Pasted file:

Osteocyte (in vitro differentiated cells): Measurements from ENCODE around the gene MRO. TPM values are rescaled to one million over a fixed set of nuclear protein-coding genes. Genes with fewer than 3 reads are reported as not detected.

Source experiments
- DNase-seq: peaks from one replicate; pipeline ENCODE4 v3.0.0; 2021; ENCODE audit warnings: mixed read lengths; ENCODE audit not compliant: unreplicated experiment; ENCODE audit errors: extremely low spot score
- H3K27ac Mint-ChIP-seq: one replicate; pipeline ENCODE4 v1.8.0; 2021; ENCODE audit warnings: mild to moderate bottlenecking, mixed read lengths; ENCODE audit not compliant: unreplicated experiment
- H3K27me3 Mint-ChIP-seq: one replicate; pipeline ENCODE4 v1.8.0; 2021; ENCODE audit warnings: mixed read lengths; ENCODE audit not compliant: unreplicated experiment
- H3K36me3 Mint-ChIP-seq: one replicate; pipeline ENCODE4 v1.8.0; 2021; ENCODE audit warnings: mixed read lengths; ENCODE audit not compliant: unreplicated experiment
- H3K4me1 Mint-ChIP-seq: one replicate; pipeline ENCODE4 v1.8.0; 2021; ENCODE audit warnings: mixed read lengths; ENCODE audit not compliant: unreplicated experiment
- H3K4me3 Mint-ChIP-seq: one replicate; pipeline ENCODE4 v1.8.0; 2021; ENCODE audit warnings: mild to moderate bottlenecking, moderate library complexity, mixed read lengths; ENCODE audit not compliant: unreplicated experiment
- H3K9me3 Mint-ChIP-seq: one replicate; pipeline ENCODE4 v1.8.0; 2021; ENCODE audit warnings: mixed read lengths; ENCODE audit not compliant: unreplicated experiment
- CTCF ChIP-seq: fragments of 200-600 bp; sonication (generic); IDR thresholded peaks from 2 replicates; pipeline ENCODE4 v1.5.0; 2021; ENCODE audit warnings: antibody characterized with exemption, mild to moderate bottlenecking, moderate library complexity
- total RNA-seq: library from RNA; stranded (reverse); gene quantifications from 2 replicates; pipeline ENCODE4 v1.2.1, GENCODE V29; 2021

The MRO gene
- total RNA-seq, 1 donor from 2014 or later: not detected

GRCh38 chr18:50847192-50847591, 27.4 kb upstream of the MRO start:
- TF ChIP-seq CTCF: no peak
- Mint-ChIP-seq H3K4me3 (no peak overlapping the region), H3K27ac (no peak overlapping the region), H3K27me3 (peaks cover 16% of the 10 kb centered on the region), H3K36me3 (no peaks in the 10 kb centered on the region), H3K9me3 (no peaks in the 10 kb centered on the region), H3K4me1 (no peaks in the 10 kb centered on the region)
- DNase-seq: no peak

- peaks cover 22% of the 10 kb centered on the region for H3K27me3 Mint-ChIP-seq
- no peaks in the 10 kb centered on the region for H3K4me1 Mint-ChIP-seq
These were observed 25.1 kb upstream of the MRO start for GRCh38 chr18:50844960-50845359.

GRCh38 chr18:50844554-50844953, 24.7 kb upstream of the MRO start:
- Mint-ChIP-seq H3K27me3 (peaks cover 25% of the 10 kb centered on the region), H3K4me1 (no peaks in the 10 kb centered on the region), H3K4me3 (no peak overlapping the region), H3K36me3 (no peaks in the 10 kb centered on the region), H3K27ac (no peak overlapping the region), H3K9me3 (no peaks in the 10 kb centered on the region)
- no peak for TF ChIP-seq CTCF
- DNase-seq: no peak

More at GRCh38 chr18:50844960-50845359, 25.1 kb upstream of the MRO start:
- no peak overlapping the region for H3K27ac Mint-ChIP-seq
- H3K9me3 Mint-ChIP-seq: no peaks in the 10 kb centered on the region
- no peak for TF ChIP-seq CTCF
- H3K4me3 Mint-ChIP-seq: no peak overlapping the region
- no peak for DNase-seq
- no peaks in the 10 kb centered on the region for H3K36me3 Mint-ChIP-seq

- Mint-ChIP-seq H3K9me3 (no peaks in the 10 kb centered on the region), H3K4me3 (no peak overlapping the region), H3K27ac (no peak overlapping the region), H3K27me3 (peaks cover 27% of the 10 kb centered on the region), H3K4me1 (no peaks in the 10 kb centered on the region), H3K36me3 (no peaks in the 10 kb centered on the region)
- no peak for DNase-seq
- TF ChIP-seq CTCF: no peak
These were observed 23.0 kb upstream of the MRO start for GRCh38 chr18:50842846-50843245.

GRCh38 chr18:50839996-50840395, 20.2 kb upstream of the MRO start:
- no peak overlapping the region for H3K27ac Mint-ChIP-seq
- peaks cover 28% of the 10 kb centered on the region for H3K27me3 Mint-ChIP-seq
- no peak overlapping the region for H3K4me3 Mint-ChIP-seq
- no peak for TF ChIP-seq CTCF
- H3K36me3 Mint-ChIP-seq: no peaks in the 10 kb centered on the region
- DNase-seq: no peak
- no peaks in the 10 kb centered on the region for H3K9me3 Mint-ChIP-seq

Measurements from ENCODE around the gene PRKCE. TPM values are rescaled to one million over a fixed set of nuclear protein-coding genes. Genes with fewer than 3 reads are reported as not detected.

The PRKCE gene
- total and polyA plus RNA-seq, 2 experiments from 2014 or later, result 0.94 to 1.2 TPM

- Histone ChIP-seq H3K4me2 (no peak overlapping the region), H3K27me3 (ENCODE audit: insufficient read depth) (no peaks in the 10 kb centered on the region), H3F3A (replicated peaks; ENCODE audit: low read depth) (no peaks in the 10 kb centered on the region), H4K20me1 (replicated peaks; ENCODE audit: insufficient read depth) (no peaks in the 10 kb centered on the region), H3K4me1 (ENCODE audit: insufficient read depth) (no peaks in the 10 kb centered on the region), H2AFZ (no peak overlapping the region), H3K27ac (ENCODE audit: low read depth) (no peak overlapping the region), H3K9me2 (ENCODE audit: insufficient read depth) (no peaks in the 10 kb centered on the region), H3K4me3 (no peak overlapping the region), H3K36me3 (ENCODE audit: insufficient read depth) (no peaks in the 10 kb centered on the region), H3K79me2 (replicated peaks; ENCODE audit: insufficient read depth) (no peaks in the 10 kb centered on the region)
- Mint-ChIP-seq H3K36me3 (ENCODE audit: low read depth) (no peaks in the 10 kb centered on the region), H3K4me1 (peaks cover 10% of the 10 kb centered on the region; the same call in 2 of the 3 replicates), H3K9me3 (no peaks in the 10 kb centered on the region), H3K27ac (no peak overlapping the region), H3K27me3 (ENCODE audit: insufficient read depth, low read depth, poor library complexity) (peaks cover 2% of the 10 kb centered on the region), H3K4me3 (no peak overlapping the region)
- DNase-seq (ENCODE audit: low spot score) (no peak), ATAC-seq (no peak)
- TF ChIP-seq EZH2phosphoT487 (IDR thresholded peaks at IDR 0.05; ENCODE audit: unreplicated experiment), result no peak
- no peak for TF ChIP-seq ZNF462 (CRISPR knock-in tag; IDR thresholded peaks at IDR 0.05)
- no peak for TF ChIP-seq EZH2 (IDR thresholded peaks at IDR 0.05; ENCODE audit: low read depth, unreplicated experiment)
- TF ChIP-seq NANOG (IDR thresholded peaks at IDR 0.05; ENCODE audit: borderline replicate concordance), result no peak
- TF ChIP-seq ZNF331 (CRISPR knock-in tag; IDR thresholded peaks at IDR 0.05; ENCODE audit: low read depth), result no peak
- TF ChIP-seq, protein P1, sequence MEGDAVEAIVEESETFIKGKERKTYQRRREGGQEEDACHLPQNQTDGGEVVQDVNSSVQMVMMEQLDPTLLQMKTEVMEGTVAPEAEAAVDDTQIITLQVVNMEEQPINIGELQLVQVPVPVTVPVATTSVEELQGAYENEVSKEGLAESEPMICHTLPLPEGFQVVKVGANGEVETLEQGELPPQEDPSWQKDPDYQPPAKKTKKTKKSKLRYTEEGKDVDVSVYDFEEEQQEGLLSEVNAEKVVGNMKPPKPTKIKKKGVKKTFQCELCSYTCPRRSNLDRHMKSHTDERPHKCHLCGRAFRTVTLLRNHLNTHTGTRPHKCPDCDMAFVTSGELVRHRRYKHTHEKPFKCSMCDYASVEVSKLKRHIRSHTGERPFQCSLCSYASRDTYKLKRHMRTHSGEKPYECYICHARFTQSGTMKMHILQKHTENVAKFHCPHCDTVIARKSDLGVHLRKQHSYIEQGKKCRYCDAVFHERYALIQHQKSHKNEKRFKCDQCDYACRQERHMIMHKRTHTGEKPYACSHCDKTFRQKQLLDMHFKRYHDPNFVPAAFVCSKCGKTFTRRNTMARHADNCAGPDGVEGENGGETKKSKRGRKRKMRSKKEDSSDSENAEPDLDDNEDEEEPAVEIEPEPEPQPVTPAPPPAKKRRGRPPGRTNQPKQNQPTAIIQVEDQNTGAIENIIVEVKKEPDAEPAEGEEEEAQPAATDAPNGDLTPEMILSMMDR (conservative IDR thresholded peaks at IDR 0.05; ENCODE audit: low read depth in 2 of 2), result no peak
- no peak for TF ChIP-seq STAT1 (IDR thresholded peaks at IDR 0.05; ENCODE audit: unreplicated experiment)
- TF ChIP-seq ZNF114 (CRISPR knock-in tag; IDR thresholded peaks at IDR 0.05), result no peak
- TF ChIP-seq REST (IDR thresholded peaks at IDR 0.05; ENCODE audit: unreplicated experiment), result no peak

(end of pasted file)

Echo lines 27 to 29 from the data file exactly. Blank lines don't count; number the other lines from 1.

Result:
- H3K9me3 Mint-ChIP-seq: no peaks in the 10 kb centered on the region
- no peak for TF ChIP-seq CTCF
- H3K4me3 Mint-ChIP-seq: no peak overlapping the region